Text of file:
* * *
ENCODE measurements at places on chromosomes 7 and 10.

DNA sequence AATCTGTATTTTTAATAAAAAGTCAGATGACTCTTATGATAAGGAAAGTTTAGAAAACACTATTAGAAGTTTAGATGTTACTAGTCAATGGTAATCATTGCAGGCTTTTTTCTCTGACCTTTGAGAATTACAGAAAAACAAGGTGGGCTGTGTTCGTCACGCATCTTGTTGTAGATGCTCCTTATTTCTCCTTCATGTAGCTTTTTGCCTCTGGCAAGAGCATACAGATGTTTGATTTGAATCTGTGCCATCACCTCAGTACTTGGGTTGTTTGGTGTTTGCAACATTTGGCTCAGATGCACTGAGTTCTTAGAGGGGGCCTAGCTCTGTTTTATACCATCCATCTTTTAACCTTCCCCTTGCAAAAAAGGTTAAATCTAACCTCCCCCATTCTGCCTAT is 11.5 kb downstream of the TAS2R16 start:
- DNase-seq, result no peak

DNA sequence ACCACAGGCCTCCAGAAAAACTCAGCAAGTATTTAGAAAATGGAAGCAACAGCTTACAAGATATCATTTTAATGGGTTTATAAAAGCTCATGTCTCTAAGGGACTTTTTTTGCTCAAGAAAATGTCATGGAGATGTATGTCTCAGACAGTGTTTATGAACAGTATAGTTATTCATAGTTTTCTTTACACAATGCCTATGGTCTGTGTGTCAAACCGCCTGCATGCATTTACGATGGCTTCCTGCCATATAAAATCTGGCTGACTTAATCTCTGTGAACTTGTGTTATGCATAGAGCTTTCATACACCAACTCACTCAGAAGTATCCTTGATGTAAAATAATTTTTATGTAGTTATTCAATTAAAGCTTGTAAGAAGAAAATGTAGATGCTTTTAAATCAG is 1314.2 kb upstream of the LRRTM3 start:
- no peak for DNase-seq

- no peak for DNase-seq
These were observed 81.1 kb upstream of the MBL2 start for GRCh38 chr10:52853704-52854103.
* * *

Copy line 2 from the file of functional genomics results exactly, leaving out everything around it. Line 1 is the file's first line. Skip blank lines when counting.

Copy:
DNA sequence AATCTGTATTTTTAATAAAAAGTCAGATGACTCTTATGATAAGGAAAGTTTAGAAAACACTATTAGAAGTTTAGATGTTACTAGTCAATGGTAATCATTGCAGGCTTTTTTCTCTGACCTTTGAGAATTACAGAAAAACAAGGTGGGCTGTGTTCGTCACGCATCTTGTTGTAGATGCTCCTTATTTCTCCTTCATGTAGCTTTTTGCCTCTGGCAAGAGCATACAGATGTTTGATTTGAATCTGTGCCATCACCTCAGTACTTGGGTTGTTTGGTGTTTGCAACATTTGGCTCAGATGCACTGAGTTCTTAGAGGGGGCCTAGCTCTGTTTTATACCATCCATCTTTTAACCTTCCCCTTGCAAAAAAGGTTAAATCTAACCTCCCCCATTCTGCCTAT is 11.5 kb downstream of the TAS2R16 start: